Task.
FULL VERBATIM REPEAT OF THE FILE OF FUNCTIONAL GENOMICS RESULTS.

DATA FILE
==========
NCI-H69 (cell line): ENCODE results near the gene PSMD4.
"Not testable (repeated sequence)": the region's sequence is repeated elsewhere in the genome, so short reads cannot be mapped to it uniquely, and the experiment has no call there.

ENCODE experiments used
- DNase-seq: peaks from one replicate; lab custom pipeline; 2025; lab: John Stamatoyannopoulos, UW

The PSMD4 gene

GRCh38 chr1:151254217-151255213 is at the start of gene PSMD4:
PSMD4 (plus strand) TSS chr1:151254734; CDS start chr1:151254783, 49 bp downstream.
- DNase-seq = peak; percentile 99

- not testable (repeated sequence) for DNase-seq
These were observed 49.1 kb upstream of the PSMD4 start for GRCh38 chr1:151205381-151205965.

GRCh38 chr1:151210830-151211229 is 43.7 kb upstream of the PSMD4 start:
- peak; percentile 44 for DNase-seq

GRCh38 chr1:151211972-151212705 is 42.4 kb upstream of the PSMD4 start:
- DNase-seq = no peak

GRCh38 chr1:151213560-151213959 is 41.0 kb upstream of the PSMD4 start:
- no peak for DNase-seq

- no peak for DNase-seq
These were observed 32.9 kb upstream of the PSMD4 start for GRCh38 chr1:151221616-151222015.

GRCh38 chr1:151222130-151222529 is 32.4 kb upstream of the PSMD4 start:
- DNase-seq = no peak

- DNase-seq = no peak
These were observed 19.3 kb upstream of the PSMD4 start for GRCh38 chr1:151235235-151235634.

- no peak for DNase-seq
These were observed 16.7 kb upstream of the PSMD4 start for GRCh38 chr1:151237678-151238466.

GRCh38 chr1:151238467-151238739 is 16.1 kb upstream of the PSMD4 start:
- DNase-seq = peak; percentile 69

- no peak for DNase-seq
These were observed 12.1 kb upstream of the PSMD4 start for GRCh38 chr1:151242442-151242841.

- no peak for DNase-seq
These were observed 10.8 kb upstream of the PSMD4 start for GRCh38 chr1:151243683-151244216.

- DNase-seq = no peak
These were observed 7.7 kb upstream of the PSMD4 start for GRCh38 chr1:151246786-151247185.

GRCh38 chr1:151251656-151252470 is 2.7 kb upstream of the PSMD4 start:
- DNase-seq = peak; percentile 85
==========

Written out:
NCI-H69 (cell line): ENCODE results near the gene PSMD4.
"Not testable (repeated sequence)": the region's sequence is repeated elsewhere in the genome, so short reads cannot be mapped to it uniquely, and the experiment has no call there.

ENCODE experiments used
- DNase-seq: peaks from one replicate; lab custom pipeline; 2025; lab: John Stamatoyannopoulos, UW

The PSMD4 gene

GRCh38 chr1:151254217-151255213 is at the start of gene PSMD4:
PSMD4 (plus strand) TSS chr1:151254734; CDS start chr1:151254783, 49 bp downstream.
- DNase-seq = peak; percentile 99

- not testable (repeated sequence) for DNase-seq
These were observed 49.1 kb upstream of the PSMD4 start for GRCh38 chr1:151205381-151205965.

GRCh38 chr1:151210830-151211229 is 43.7 kb upstream of the PSMD4 start:
- peak; percentile 44 for DNase-seq

GRCh38 chr1:151211972-151212705 is 42.4 kb upstream of the PSMD4 start:
- DNase-seq = no peak

GRCh38 chr1:151213560-151213959 is 41.0 kb upstream of the PSMD4 start:
- no peak for DNase-seq

- no peak for DNase-seq
These were observed 32.9 kb upstream of the PSMD4 start for GRCh38 chr1:151221616-151222015.

GRCh38 chr1:151222130-151222529 is 32.4 kb upstream of the PSMD4 start:
- DNase-seq = no peak

- DNase-seq = no peak
These were observed 19.3 kb upstream of the PSMD4 start for GRCh38 chr1:151235235-151235634.

- no peak for DNase-seq
These were observed 16.7 kb upstream of the PSMD4 start for GRCh38 chr1:151237678-151238466.

GRCh38 chr1:151238467-151238739 is 16.1 kb upstream of the PSMD4 start:
- DNase-seq = peak; percentile 69

- no peak for DNase-seq
These were observed 12.1 kb upstream of the PSMD4 start for GRCh38 chr1:151242442-151242841.

- no peak for DNase-seq
These were observed 10.8 kb upstream of the PSMD4 start for GRCh38 chr1:151243683-151244216.

- DNase-seq = no peak
These were observed 7.7 kb upstream of the PSMD4 start for GRCh38 chr1:151246786-151247185.

GRCh38 chr1:151251656-151252470 is 2.7 kb upstream of the PSMD4 start:
- DNase-seq = peak; percentile 85